Part of speech:
(Like “eat,” “try,” and “want,” all transitive verbs do something to an object.
You eat a banana, try a game, and want a new phone.
Likewise, you imbue something or someone.)
To imbue something/someone is to deeply influence it or to completely fill it.
Usually, you imbue something or someone with something else: you imbue your children with morals, you imbue a friend with hope, you imbue an object with meaning, etc.
("Imbue" comes from the Latin word for "moisten," which is why it looks like "imbibe" and why it's related to filling things up.)
imbued, imbuing, imbuement, unimbued
How to use it:
Talk about imbuing something or someone with something: imbuing the novel with a sense of magic, imbuing the players with a fiery motivation, imbuing the presidency with a spirit of urgency regarding scientific progress.
Another sentence pattern reverses the order: you can imbue something in something/someone: imbue a sense of magic in the novel, imbue a fiery motivation in the players, imbue a spirit of urgency regarding scientific progress in the presidency.
You can leave out the person or thing that's getting influenced and just mention the influencing quality, if your meaning is clear: "All these typos aren't exactly imbuing confidence." "She's trying so hard to imbue patience, but look at how her kids stomp their feet and whine when they have to wait."
Also, you can flip around the word order and talk about some quality that's imbued in something or something: the love of competition imbued in these skiers, the layers of meaning imbued in this symbol, the sense of authority imbued in those publications.
You'll notice that "imbue" is most often used in a positive, artistic, creative, or even spiritual sense. But you can certainly talk about things imbued with racism, imbued with hatred and intolerance, imbued with a reluctance to engage in hard work, imbued with a disdain for the mentally ill, etc.
The script of the movie seems mediocre at best, but thankfully the actors imbued it with humor and earnestness.
If you like philosophy, you've probably thought about how objects hold only the usefulness and meaning that we imbue them with.
To illustrate that example, here's some great dialogue from the show Firefly, created by Joss Whedon, in an episode aptly titled "Objects in Space:"
Jubal: This is her room. Simon: Yes. Jubal: It's empty. Simon: I know. Jubal: So is it still a room when it's empty? Does the room, the thing, have purpose? Or do we - what's the word? Simon: I really can't help you. Jubal: ... "imbue", that's the word.
Look away from the screen to explain the definition in your own words. You’ll know you understand what "imbue" means when you can explain it without saying “infuse" or “influence."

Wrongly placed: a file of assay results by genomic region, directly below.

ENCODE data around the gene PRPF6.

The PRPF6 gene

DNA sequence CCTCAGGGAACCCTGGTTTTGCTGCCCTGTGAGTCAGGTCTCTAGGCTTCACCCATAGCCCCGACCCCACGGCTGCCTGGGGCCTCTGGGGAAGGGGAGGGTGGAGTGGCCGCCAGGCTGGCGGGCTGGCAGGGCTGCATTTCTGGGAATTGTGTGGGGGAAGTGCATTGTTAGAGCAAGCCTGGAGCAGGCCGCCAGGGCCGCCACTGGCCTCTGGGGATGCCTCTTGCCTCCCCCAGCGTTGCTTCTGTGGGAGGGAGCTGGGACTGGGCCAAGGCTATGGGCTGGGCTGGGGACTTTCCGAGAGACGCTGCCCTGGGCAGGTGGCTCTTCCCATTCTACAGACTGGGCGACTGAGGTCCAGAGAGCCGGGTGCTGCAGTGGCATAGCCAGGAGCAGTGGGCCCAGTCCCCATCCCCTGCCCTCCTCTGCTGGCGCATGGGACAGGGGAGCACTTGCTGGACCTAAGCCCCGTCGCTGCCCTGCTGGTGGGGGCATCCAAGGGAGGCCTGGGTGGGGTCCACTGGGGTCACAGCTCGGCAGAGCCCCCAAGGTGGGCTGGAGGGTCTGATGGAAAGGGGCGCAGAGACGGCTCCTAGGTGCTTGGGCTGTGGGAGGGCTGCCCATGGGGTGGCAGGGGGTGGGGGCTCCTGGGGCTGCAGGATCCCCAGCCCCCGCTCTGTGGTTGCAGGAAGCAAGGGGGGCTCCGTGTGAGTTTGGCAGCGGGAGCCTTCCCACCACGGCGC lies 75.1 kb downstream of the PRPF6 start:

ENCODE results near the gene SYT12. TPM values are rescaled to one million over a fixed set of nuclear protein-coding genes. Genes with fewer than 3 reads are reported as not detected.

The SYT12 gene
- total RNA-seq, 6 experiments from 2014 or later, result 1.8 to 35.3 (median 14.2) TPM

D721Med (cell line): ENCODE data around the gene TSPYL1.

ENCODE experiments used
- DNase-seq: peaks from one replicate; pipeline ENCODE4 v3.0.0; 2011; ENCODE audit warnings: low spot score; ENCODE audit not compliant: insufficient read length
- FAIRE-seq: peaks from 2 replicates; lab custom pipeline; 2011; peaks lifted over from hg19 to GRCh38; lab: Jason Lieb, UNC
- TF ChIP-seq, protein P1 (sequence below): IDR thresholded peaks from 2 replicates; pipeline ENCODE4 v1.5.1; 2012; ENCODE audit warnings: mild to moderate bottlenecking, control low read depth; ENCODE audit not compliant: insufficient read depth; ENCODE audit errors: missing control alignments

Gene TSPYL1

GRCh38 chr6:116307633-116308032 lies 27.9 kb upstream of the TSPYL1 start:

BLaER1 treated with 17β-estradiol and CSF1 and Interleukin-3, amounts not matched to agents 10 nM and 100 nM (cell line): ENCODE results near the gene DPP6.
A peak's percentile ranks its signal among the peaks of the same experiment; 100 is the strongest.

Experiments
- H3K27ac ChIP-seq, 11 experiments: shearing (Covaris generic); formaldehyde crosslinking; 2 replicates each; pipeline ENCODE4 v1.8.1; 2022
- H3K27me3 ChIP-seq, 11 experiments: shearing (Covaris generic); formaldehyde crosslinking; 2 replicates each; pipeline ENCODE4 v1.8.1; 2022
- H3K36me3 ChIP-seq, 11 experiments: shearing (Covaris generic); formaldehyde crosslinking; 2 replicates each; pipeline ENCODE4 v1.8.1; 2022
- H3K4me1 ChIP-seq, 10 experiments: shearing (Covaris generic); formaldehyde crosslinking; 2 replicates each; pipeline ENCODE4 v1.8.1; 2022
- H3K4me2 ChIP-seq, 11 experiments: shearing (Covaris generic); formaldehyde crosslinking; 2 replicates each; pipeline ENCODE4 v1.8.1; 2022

Think of an important quality, belief, or value that your family helped you develop, and fill in the blanks: "My family imbued me with (a sense of / a respect for / a belief that / a desire to / a love of) _____"
Example: "My family imbued me with a deep respect for and love of animals."
Spend at least 20 seconds occupying your mind with the game and quote below. Then try the review questions. Don’t go straight to the review now—let your working memory empty out first.
Playing With Words:
This month's game content is protected by a copyright, so I can't reprint the trivia questions here--but check out the thoughtful and thorough reference book that I got them from: Last Words of Notable People!
A Point Well Made:
Neil Gaiman: “But the magic of escapist fiction ... is that it can actually offer you a genuine escape from a bad place and, in the process of escaping, it can furnish you with armor, with knowledge, with weapons, with tools you can take back into your life to help make it better... It's a real escape – and when you come back, you come back better-armed than when you left.”
1. The opposite of IMBUE is
2. Much self-published fiction is _____, but some is absolutely imbued _____.
A. of poor quality .. with originality
B. created as a hobby .. for a large profit
C. formulaic .. against the standard literary tropes
Answers are below.
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Disclaimer: Word meanings presented here are expressed in plain language and are limited to common, useful applications only. Readers interested in authoritative and multiple definitions of words are encouraged to check a dictionary. Likewise, word meanings, usage, and pronunciations are limited to American English; these elements may vary across world Englishes.
Answers to review questions:
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